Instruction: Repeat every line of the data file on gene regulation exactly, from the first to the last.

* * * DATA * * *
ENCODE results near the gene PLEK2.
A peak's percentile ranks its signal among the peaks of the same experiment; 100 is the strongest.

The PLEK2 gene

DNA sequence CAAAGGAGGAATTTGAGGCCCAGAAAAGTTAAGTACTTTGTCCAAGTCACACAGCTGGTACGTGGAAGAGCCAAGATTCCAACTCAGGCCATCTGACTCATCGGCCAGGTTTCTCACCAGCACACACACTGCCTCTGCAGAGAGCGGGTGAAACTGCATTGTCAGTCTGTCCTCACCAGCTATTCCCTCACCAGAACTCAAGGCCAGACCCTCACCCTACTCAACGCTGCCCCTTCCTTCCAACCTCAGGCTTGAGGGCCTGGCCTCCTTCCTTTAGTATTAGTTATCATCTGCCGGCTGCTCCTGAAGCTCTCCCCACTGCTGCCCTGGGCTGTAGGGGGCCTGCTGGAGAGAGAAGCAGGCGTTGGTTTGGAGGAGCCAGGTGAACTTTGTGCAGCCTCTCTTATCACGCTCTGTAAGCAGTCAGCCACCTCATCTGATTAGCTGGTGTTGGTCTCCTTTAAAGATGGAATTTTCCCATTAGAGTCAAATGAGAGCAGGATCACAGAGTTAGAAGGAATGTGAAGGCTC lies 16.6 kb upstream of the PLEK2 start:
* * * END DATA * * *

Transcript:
ENCODE results near the gene PLEK2.
A peak's percentile ranks its signal among the peaks of the same experiment; 100 is the strongest.

The PLEK2 gene

DNA sequence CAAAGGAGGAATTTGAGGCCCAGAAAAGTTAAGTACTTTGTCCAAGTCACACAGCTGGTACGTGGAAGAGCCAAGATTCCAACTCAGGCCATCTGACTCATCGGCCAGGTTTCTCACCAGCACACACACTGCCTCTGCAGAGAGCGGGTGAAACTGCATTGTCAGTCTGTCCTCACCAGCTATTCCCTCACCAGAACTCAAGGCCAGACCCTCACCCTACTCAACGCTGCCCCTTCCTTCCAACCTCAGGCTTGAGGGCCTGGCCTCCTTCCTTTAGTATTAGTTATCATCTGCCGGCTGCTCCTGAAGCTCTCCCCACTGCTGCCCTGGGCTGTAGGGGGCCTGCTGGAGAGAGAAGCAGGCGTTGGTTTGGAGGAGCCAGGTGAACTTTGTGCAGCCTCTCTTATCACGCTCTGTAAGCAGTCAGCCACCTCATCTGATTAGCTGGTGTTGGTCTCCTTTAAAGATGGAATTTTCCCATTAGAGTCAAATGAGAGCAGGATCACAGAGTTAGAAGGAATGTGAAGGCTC lies 16.6 kb upstream of the PLEK2 start: